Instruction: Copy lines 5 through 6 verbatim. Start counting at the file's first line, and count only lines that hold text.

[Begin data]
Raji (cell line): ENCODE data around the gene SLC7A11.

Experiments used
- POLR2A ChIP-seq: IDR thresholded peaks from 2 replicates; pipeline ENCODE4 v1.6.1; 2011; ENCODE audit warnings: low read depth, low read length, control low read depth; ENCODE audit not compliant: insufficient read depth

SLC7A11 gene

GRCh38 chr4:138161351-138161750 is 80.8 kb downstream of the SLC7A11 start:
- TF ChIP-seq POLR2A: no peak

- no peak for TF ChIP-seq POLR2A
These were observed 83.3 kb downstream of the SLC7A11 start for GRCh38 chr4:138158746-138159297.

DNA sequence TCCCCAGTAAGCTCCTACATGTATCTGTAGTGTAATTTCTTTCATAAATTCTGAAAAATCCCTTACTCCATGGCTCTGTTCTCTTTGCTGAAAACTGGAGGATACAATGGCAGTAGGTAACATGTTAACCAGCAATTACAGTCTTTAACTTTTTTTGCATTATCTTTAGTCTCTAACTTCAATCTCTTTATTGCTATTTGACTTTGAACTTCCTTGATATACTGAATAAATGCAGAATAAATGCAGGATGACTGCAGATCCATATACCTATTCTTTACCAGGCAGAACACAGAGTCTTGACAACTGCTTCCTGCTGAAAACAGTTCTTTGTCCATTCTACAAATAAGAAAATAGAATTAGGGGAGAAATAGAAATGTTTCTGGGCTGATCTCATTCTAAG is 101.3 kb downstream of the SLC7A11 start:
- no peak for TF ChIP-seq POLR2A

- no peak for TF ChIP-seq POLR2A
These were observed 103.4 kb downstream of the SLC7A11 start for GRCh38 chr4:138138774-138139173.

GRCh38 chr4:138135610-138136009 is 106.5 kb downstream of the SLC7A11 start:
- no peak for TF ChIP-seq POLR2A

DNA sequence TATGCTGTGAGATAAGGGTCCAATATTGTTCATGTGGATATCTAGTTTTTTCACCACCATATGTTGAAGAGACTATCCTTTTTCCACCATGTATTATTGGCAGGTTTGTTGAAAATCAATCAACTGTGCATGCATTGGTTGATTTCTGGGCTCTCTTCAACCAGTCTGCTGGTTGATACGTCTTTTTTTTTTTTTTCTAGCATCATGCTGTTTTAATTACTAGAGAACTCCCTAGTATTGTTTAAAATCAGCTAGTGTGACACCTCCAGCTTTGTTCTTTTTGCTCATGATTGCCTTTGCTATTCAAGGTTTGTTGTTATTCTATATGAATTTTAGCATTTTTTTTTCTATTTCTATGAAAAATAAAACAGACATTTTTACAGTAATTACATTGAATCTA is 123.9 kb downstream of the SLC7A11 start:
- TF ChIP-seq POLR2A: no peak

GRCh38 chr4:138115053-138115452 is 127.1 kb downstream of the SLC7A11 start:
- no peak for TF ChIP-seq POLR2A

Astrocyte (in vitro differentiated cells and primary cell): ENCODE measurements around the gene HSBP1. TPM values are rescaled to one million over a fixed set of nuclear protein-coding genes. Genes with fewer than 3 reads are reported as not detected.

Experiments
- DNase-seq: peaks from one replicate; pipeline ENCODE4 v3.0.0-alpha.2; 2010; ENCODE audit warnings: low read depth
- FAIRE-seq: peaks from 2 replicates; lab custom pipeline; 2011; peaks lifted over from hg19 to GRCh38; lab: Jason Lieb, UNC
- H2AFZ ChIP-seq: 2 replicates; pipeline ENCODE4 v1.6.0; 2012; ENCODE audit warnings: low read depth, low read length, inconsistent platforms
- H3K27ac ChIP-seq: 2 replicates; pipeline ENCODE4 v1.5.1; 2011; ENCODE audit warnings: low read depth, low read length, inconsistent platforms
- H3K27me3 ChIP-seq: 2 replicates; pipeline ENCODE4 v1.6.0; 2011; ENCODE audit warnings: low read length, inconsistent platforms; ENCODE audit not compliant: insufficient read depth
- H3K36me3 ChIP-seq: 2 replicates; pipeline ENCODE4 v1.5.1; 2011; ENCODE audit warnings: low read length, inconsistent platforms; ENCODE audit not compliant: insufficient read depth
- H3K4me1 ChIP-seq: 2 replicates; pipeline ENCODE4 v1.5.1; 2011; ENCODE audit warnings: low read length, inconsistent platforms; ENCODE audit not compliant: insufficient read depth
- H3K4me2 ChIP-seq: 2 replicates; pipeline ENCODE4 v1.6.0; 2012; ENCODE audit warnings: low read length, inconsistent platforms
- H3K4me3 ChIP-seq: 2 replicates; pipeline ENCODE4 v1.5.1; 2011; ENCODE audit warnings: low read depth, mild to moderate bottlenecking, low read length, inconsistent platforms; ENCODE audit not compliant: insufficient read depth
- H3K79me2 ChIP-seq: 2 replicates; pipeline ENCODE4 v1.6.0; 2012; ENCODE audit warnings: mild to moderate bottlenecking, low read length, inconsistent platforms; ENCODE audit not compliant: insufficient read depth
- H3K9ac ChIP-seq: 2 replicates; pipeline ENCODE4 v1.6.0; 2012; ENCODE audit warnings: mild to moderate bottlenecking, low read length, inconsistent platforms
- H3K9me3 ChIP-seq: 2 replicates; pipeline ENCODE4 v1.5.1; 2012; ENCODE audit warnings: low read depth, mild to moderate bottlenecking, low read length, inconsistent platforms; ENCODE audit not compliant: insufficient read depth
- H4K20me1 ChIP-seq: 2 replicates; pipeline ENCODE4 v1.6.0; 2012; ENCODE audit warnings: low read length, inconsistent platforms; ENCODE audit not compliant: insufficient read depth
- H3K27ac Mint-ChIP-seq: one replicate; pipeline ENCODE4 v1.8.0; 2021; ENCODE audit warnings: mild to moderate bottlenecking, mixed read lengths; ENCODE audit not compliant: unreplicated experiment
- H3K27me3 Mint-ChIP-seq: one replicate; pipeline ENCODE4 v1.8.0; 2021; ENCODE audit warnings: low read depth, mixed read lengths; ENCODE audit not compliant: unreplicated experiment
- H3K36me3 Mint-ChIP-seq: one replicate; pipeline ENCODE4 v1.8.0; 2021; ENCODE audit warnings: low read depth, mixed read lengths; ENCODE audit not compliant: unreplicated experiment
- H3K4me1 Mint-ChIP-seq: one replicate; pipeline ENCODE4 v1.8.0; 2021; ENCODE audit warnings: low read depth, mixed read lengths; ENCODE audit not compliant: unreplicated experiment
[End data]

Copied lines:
GRCh38 chr4:138161351-138161750 is 80.8 kb downstream of the SLC7A11 start:
- TF ChIP-seq POLR2A: no peak